Sheppard says Valetudo is an “oddball.” The smallest of the bunch, it orbits Jupiter in the opposite direction of the other newly discovered moons. This configuration means that the tiny Jovian moons could collide, Sheppard says. “I think Valetudo was probably a much bigger moon at one point, and it’s going around the wrong way and so it probably collided with these other moons going the other way,” he says.

If you came to this story expecting to find dazzling, close-up images of Jupiter’s newly discovered moons, we have some bad news: The era of discovering massive worlds around the gas planet ended more than 400 years ago, with Galileo. Like this latest batch, many of the moons astronomers have discovered around Jupiter in the past several decades have been smaller than cities. Their minuscule size has prompted some astronomers, including Sheppard and Williams, to wonder whether they should even bother giving them names. Williams says that discoverers of moons don’t have to name them if they don’t want to. Sheppard suggests that perhaps it’s time to add another layer to our definition of a moon. “The definition of a moon is just anything that orbits a planet, so maybe once you start getting down to a kilometer or so in size, maybe we should start calling these things dwarf moons,” he says.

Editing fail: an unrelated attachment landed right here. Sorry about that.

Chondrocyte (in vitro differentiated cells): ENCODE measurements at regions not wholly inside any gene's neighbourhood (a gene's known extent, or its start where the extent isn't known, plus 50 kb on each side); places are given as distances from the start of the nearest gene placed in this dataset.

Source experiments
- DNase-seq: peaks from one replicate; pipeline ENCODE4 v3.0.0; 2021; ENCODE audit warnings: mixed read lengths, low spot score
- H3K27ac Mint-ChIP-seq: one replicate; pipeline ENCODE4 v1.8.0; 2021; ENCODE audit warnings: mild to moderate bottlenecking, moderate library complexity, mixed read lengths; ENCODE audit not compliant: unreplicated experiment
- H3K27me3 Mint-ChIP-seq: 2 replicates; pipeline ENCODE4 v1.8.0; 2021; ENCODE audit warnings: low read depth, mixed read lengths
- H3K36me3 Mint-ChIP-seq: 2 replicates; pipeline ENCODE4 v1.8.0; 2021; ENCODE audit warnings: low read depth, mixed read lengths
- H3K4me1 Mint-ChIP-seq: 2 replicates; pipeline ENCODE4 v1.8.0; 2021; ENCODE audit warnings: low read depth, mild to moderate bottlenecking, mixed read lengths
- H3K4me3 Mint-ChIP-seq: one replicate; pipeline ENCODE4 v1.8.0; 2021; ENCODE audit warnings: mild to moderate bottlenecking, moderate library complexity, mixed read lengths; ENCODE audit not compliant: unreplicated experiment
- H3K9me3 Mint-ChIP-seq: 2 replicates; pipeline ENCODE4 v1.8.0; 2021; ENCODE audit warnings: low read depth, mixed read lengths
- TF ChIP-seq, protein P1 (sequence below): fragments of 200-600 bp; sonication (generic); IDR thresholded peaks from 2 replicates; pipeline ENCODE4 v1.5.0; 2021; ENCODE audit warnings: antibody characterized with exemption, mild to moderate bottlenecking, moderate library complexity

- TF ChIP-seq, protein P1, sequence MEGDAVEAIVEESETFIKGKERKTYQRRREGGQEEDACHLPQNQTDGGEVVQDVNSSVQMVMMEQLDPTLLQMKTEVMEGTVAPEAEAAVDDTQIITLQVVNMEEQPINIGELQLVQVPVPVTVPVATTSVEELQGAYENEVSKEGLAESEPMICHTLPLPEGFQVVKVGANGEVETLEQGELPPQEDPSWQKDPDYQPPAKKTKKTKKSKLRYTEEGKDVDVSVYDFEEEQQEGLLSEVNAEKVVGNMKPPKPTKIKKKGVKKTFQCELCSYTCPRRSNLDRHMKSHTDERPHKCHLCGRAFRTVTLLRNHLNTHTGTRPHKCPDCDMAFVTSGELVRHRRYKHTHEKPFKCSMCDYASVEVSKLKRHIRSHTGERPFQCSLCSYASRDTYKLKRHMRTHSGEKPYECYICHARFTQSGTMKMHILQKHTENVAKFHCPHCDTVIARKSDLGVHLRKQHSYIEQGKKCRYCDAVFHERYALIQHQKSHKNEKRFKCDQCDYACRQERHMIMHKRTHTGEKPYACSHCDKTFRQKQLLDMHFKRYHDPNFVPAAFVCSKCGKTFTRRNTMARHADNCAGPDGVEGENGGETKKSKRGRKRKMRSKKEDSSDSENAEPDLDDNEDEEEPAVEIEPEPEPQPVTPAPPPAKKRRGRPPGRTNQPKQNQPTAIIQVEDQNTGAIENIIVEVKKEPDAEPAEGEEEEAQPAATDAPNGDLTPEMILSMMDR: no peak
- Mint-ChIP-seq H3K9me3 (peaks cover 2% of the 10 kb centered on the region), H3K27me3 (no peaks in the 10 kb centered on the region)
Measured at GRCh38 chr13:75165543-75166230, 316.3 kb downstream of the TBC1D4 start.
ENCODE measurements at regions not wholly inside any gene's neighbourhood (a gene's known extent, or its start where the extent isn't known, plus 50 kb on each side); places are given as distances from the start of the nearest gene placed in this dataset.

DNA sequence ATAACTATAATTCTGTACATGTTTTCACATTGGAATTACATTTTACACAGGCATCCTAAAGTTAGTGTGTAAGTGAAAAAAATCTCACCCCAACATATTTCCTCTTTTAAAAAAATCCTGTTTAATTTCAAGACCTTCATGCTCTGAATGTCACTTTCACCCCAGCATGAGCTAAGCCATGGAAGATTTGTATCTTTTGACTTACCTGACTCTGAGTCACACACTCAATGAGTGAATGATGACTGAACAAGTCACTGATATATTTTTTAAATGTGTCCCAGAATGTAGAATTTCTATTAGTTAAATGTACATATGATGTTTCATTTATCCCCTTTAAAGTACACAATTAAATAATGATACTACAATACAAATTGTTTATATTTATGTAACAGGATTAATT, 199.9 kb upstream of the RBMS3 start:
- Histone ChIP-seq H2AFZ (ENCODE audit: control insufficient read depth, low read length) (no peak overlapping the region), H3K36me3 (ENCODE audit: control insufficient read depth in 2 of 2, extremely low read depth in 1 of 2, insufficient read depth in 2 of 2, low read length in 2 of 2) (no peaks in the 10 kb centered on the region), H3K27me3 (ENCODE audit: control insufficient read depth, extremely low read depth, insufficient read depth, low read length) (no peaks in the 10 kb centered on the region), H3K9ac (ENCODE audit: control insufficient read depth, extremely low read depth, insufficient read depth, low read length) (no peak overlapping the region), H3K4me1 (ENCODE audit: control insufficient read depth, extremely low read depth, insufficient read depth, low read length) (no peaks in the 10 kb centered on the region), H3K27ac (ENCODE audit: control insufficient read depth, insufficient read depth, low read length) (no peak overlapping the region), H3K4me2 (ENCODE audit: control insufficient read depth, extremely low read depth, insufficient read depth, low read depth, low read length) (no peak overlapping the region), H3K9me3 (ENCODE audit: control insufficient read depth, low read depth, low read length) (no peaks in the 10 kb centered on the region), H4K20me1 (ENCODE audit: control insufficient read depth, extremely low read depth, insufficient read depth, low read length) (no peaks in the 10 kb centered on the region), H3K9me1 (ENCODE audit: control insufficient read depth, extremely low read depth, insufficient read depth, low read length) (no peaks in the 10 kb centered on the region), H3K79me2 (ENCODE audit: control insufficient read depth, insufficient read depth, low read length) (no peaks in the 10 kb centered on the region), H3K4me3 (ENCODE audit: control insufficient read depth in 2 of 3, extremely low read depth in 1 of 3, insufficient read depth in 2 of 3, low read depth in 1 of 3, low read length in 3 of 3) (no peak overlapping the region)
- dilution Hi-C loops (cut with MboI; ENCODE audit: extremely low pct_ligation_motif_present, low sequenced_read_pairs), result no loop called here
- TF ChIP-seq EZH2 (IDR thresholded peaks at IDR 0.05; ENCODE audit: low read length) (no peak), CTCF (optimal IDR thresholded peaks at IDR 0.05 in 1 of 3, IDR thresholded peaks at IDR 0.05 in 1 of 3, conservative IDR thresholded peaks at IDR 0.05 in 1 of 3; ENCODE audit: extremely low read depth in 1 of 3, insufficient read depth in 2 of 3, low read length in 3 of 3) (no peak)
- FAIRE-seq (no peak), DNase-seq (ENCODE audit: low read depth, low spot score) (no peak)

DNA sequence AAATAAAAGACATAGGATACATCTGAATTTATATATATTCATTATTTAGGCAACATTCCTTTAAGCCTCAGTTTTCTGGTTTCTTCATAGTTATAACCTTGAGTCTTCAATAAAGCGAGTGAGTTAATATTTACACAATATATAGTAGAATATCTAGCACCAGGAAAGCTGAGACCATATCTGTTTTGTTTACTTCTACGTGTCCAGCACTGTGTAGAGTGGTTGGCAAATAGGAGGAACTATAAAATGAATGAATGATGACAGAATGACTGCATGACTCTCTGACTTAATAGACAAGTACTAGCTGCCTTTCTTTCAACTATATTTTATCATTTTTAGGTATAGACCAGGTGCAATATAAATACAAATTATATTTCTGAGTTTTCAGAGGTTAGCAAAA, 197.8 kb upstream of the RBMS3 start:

Still, it’s quite thrilling that hundreds of years after Galileo laid eyes on Jupiter’s four largest moons, astronomers are still finding its smallest. And they don’t need to rely on spacecraft around Jupiter, like Juno, to do it. “Spacecraft like Juno are really good at looking close to a planet, but their field of view is like looking through a straw,” Sheppard says. “They’re not able to search the wider space much further out from Jupiter. That’s where we’re finding these moons. It’s like looking at the forest from above, versus looking at the forest when you’re inside.”

And there are many more trees yet to be found.

“I think there are hundreds out there,” Williams says.